I was somewhat forced into going to see the first outing of the Despicable Me series a few years back. I was home for the holidays staying with friends, and their kids were itching to go see the film for the umpteenth time and they slyly used the excuse of, “Moooom, it’s at the dollar movies now! It’s only a dollar!” In the end, my gal Carla made the kids pay for their own tickets from their piggy bank, and all was well with the world. I was reluctant to go. The whole thing seemed silly and the title here in Spain of Gru: My Favourite Villain sounded well…ugh…despicable. As often I am, I was wrong.
This summer comes a historical recount on the history of these little minion characters. The film Minions is very cute, somewhat silly, certainly funny but not as well done as its predecessors. What I found so clever was the film’s beginning used as a historical backdrop through time, and the Minions' presence throughout pivotal times in history is absolutely cute and hilarious. When they get into modern times however, things kind of head south story-wise. Still, the film will captivate a large audience and a nice box office take, as it certainly has the same appeal for the tykes as its villainous forerunners! ###
Michel Gondry became such a respected and known name in my uni household due to his extensive art projects that modern man calls music videos. Famed for his out-of-the-box French vids and then his mainstreams work for the likes of Bjork, the Chemical Brothers, Lenny Kravitz and Daft Punk, when his first feature film that was a box office success was released in 2004, he was hailed as a new visionary in filmmaking. Since then, while his oeuvure has been eclectic, it hasn’t truly galvanised the same accolades and audiences as Eternal Sunshine of the Spotless Mind, though perhaps The Science of Sleep came close. His latest release here in Spain, The We and The I, actually played the film fest circuits and made a wee bit at the box office in other English-speaking markets as far back as 2012.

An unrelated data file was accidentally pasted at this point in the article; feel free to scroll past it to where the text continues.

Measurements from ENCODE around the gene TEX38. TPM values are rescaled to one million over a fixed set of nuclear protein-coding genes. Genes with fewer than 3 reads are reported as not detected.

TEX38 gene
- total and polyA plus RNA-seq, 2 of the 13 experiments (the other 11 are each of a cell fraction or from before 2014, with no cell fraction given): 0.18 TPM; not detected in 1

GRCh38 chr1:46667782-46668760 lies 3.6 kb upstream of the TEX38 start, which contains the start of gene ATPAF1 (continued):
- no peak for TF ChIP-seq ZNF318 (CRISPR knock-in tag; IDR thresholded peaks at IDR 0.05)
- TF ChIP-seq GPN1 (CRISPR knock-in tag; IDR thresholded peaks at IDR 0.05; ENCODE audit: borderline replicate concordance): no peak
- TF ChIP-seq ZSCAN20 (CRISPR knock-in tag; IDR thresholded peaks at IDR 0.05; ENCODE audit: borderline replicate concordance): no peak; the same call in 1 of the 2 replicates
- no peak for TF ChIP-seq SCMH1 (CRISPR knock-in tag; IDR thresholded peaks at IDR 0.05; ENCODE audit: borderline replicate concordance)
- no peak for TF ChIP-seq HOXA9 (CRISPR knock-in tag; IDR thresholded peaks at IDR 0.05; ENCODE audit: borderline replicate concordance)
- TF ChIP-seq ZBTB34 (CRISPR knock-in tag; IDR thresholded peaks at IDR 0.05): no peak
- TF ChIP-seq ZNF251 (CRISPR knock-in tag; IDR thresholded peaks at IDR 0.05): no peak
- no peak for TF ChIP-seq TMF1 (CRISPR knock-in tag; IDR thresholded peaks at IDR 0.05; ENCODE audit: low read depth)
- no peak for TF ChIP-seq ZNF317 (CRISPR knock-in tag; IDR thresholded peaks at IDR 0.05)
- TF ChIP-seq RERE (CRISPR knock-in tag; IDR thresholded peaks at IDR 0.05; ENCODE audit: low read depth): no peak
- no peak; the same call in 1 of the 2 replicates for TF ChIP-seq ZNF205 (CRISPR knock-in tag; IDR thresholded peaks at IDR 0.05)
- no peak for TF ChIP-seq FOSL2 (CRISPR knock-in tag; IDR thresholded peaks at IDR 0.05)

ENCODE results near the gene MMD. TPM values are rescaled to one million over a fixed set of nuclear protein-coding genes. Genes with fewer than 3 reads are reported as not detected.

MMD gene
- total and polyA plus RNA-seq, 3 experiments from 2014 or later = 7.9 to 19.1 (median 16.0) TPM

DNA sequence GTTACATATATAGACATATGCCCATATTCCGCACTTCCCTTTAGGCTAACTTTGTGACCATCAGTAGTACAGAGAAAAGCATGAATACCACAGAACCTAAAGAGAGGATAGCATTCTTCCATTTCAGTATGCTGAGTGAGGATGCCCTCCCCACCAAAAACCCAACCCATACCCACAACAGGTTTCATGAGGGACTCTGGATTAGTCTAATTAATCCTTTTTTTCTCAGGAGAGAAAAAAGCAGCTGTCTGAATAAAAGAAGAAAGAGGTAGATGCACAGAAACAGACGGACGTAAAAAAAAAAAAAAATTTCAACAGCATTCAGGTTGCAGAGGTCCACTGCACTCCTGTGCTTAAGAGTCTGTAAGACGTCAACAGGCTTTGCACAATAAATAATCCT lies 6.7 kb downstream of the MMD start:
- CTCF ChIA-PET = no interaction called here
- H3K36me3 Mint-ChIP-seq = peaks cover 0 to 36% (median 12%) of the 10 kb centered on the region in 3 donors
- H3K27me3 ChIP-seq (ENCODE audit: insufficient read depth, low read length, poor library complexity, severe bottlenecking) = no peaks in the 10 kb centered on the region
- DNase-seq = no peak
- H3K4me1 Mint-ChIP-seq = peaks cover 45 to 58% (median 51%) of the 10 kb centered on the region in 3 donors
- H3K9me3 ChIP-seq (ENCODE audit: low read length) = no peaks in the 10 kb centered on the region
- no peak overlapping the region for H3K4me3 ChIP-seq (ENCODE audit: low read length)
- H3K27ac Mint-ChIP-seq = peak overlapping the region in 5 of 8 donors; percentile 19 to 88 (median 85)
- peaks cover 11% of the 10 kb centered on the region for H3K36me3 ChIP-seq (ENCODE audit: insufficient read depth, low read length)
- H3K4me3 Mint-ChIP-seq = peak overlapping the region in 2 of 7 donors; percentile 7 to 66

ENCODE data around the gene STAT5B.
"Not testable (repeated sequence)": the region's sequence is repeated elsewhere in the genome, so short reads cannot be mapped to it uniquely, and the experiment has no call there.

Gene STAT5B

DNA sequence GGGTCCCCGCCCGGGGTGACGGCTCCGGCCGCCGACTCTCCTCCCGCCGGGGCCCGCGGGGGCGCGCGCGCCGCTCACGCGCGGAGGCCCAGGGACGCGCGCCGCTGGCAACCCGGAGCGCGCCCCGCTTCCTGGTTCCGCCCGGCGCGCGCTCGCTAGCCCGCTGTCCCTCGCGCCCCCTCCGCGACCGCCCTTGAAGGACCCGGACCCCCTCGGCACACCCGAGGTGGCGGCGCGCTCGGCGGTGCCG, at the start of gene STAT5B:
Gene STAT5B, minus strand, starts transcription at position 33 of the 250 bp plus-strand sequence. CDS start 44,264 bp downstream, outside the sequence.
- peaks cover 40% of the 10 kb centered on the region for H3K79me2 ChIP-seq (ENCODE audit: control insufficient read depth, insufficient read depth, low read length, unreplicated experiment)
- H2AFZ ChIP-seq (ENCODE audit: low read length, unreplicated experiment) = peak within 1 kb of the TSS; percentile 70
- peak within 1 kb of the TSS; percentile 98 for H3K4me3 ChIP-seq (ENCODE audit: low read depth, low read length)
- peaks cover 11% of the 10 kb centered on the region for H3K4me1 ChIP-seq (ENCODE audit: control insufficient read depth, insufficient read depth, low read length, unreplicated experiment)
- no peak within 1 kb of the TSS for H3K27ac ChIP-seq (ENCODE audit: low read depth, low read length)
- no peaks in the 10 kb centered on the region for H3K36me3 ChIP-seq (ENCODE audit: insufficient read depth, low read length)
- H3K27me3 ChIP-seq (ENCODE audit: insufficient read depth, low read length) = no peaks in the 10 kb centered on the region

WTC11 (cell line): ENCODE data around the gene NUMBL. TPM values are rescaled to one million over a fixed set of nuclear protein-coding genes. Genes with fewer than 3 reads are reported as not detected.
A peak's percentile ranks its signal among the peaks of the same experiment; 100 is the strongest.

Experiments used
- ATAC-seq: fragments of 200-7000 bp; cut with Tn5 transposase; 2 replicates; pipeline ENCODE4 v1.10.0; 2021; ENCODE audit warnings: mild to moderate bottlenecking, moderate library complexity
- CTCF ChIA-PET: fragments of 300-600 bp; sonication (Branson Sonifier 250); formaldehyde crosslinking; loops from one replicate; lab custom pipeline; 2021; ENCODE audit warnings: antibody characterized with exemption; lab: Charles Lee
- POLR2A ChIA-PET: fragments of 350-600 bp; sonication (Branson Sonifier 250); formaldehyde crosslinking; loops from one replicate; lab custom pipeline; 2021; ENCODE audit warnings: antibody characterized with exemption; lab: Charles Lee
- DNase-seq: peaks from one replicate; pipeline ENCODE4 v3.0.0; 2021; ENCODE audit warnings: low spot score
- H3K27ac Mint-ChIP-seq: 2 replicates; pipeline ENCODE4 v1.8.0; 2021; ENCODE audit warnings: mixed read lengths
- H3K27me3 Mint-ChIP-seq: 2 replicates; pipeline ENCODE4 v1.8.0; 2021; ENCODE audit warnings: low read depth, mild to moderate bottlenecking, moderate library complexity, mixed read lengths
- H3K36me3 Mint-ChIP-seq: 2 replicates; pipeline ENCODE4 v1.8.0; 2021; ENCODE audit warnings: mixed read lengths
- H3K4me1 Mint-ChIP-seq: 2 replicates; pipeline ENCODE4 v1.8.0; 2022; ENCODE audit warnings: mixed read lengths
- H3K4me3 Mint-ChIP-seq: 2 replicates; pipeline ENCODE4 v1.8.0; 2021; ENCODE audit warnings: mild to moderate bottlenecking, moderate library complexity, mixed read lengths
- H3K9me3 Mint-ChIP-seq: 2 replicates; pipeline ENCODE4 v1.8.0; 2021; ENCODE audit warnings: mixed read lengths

Gondry boldly tackles the all-too-real view of a group of Bronx teens as they head home for the summer after the last day of class. Coming from NYC, I saw this constantly though never experienced it at that age due to a rather protective, somewhat privileged upbringing. This visceral look at how inner city teens relate and interact is at once surprising and then daunting in its task. Understanding that task is vital to understanding the essence of what I believe Gondry wants to show in his film. The realities presented by teenagers are vivid and usually hidden by cruel insecurities, bullying and taunts masking the bad intentions, pain and often abuse that define them by the rearing of their parents. Intense. Uncomfortable. Not for everyone. ##-1/2
The New Zealand vampire comedy What We Do in the Shadows is so camp and tongue-in-cheek, it should come with a disclaimer. Frankly, it's quite low-budget, well-acted and absolutely hysterical. The mockumentary focuses on a group of vampires who have congregated and lived together for hundreds of years in various places over many epochs throughout history. It feels like a mix of Christopher Guest, vampires, and The Real World rolled into one and should really be seen to be understood lest I spoil the gags and jokes. Silly, irreverent, and a bit brilliant! Leave it to our Kiwis! ###-1/2
See you soon, lovelies!